Mediterranean Garden Society

A Spring Walk in ‘Spili Bumps’, Spili, Rethymno

Text and photos by Valerie Whittington

The photograph at the top of this page shows Orchis Italica

For several years now we have visited Gious Kambos (Spili Bumps) to see the orchids and the endemic tulips (Tulipa doerfleri) which grow here in profusion.

Gious Kambos

This small but special plateau is usually full of flowers at this time of year. The name means the Plain of Eos, who was the goddess of the Dawn in Greek mythology. It is a lovely unspoiled pocket of western Crete with stunning scenery on the drive up.

Saturday was an enjoyable day when a group of local members visited the plateau. It is always a bit of a risk as the flowers rarely bloom at the same time each year. This year we have had a particularly wet winter and the island has suffered from a recent cyclone which has caused a great deal of damage to the infrastructure, including deep ruts in the track on parts of the plateau.

Sweeps of naked man orchids, Orchis Italica greeted us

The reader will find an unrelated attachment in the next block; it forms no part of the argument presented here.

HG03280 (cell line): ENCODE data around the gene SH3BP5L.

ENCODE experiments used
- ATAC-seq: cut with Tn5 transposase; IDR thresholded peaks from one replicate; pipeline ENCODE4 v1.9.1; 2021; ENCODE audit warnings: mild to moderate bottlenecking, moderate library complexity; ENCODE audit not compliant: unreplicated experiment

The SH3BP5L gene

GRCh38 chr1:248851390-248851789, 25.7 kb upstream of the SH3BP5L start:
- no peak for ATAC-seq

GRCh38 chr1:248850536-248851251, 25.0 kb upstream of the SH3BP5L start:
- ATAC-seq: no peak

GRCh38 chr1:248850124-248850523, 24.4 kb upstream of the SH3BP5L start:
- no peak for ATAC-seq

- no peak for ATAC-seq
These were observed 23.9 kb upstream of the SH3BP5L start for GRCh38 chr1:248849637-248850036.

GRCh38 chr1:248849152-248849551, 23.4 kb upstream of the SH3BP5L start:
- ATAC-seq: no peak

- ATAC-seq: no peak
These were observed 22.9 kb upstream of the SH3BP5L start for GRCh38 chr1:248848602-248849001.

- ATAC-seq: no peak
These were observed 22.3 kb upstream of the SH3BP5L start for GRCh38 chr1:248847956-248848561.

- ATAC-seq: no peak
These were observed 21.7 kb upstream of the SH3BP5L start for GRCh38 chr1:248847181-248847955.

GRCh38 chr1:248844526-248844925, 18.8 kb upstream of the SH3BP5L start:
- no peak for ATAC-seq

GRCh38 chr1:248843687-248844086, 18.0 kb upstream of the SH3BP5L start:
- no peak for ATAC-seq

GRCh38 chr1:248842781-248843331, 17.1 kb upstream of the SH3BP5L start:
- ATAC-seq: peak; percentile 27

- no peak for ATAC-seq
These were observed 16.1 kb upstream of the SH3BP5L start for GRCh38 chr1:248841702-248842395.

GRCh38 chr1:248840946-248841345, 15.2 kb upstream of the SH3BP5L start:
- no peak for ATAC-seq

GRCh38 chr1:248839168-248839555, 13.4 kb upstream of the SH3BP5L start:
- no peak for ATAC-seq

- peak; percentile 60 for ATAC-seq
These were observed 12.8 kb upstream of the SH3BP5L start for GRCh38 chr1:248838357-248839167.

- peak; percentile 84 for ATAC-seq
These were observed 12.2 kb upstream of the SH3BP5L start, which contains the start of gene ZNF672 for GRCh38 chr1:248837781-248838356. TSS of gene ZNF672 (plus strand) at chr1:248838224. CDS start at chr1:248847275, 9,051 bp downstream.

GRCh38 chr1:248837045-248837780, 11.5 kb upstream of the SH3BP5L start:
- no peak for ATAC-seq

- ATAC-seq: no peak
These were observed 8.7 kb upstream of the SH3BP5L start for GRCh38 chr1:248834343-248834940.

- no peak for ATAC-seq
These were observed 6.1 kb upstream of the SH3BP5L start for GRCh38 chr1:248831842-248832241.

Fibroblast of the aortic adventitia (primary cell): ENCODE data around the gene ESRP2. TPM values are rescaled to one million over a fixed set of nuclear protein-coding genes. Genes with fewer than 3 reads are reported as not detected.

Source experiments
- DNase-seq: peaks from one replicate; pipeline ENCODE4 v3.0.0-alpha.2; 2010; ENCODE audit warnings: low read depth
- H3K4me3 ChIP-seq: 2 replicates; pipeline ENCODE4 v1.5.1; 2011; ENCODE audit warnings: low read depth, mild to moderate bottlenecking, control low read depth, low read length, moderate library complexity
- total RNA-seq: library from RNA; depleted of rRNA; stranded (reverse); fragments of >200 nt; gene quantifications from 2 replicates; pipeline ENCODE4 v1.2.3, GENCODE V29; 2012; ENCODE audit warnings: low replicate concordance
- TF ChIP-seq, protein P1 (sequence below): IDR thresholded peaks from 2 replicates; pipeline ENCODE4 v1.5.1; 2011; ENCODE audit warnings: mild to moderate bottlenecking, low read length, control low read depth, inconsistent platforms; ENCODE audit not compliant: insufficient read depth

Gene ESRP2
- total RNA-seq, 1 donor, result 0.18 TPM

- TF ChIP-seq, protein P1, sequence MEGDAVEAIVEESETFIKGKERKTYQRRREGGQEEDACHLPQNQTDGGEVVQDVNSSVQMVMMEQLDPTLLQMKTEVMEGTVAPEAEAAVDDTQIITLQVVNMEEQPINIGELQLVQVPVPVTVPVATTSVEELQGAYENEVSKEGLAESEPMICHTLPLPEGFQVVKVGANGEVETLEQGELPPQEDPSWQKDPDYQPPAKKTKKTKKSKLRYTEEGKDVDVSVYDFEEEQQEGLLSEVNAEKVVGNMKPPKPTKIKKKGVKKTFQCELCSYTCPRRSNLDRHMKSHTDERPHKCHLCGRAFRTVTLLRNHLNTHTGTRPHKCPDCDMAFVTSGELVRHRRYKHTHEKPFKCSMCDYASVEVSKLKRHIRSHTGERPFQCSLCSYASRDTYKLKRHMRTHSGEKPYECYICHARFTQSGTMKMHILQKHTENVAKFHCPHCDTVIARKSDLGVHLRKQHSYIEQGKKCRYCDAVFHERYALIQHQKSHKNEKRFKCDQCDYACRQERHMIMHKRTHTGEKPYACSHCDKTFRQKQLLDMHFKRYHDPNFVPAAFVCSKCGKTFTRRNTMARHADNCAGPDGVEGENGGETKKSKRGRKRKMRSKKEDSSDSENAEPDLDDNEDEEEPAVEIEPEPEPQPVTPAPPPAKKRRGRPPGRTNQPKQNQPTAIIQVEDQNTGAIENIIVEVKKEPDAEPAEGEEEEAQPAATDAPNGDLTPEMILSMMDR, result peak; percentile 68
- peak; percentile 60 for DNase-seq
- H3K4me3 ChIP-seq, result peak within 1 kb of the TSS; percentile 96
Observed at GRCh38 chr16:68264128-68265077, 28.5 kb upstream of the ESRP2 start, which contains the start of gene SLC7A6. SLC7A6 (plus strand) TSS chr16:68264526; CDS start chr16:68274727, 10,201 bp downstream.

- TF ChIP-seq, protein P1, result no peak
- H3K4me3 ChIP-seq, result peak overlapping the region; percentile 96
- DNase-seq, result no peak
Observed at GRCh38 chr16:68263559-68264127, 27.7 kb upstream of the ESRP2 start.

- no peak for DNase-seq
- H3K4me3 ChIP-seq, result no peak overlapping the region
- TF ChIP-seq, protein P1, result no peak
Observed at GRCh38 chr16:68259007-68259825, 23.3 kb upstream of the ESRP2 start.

More naked men

Although a few Anacamptis pyramidalis intermingled with Orchis Italica the latter dominated this visit. It was interesting that, although there were fewer different varieties of orchids this year, those that were there were in their hundreds. It was an amazing sight I have never seen so many growing together.

Orchis laxiflora

Anacamptis (syn.Orchis) boryi

A rare and threatened species, the Orchis boryi when seen herein the past have been mostly lone specimens. This year together with Orchis laxiflora they filled large areas, speckling the grass with purple. It is quite challenging to identify the difference between the two. Anacamptis boryi has an open lower petal with distinctive speckles, the lower petal of Orchis laxiflora appears to fold and hang down.

The delicate creamy yellow Orchis Pauciflora stood proudly on higher ground often amongst rocks.

Orchis pauciflora

It always amazes visitors that the small, delightful wild tulips(Tulipa doerfleri), declared as a protected species in 1981, grow nowhere else in the world. Here they were impressively widespread over a number of fields. Several were also growing happily by the roadside.

Tulipa doerfleri

Very few bee orchids were spotted on this visit. The photograph below was the only one I saw on our walk.

Bee orchid – Ophrys scolopax or woodcock orchid

The only negative was the weather. Although bright, the wind was bitterly cold and most of us wore coats and scarves and wished for gloves and balaclavas!

Orchis laxiflora

The walk was followed by a meal in a small, local, traditional taverna accompanied by a very warm welcome which compensated for the cold up on the Bumps.

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